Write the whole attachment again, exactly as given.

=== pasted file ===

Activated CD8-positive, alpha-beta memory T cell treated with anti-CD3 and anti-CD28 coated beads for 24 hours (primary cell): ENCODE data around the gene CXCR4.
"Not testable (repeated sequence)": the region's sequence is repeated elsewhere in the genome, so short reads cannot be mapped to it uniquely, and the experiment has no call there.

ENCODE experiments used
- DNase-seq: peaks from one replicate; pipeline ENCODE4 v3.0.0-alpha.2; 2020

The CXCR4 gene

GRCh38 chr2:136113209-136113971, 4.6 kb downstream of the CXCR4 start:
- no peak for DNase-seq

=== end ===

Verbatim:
Activated CD8-positive, alpha-beta memory T cell treated with anti-CD3 and anti-CD28 coated beads for 24 hours (primary cell): ENCODE data around the gene CXCR4.
"Not testable (repeated sequence)": the region's sequence is repeated elsewhere in the genome, so short reads cannot be mapped to it uniquely, and the experiment has no call there.

ENCODE experiments used
- DNase-seq: peaks from one replicate; pipeline ENCODE4 v3.0.0-alpha.2; 2020

The CXCR4 gene

GRCh38 chr2:136113209-136113971, 4.6 kb downstream of the CXCR4 start:
- no peak for DNase-seq